Kenotic power is vulnerable but it is not about being a door mat. It is like a beautiful martial art, in which we can say “I won’t fight you and you can’t knock me down, unless I let you” In other words, we lay down our rights and power freely, they are not taken from us by force. So, even when energetic attacks are launched against us, this kind of power allows us to move out of the way, allow the attack to pass through and then to come along side the person and help them see another point of view. Switching to this kind of power is far more creative, less combative and far more fruitful in creating a way ahead full of possibilities without the need for making enemies in the process. We must challenge the deep structural belief that our political and economic systems must be built on and can only be held together by Sovereign power. What if we developed systems based on love, trust, joy and kindness, aiming for the peace and wellbeing of all (including the environment?) – what might such a health system be like? It will take a social movement for us to get this shift, and as I wrote in my previous blog: You might call this a re-humanisation of our systems based on love, trust and the hope of a positive peace for all. But this social movement is not aiming for some kind of hippy experience in which we are all sat round camp fires, singing kum-ba-yah! This social movement is looking to cause our communities to flourish with a sense of health and wellbeing, to have a health and social care movement that is safe, sustainable, socially just and truly excellent, serving the needs of the wider community to grow stronger with individuals learning, growing and developing in their capacity to live well.

 

 

I agree wholeheartedly that the most important role of leaders is to cede their power, so that all can truly flourish, where there is a far greater sense of cooperative and collaborative agency within our (health) systems. But if we do not examine the nature of this power, we will only perpetuate our problems.

 
Martin Luther-King said these famous words – they are seriously worthy of our reflection:

 

Power without love is reckless and abusive and love without power is sentimental and anaemic. Power at its best is love implementing justice, and justice at its best is power correcting everything that stands against love.”

 

 

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Reconnecting Clinicians to Healing

In the USA, doctors have the highest rate of suicide of any profession. In the UK, a similar picture unfolds. Why is it, that 69% of all physicians suffer with depression at least one time in their career? It could be because of the high workload, high stress, high demand, an increased sense of professional isolation coupled with a growing powerlessness to effect change to the systems that often work against the real healing of people.

 

I think all of those reasons are there for sure. But I also think that as doctors become increasing slaves of a system, they lose touch with themselves, the things that make them unique, and are expected instead to act like robots, or cogs in a machine that get people just well enough to return to work and be of benefit to the economy. We have managed to disconnect clinicians from their own sense of humanity. But the art of healing is so much more holistic and profound than the science of clinical medicine.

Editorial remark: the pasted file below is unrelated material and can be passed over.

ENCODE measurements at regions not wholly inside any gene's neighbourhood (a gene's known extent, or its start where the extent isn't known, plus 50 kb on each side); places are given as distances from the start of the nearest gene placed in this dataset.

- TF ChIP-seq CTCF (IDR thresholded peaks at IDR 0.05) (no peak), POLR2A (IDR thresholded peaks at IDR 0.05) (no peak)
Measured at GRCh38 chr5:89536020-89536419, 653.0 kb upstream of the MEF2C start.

23ec23_61a12bbd059d4b3bbb53f656c3e7eaf7.jpg_srz_p_490_490_75_22_0.5_1.2_0_jpg_srzIf I were to design a health centre, it would not look like any of the places I work in. They are all far too clinical and are probably not very conducive to healing. For starters, there would be a whole lot more natural light, with beautiful artwork (I have some amazing pieces in my room now, by a brilliant local artist, Emma Hamilton) and sense of a continuum with the landscape. There would be places for people to talk with each other around tables where food and drink could be served, isolation broken and community restored. There would be places to encourage exercise or mindfulness through colouring. My room would have a piano in the corner and it would be filled with art, poems, quotes and there would be huge windows with magnificent views of the sea.

 

And my consultations (which could be conducted outside whenever possible!) would use not just my clinical knowledge, but would reflect more of iu-1who I am. Even now, I spend a lot of time laughing with my patients. Laughter is so good! It is healing in and of itself. There would be time for music. I would sing to my patients (they might well leave faster!)……Every doctor I know has talents, gifts, hobbies, and hidden depths that are rarely used when they encounter their patients. I wonder how much more effective we might be as healers, if we reconnected with the God-given sense of who we are and what makes our own hearts sing.

 

I love the story of the Obstetrician from Pittsburgh, who sings to every baby he delivers. What a beautiful thing. What might we all do more of as clinicians, if we thought of ourselves as healers? What spaces might we create? What might our consultations become? I wonder if we did this…..would we be less depressed and more happy in our work? And might we be more effective in gifting wellness to our communities?

 

 

 

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UK, You’ve Had a Heart Attack – How Are You Now?

Tweet You might want a cup of tea whilst you read this! I often see patients a week or two after they have been discharged from hospital with a Myocardial Infarction (what we often refer to as a heart attack). In this part of my home county, once someone is diagnosed with having a MI, [Continue Reading …]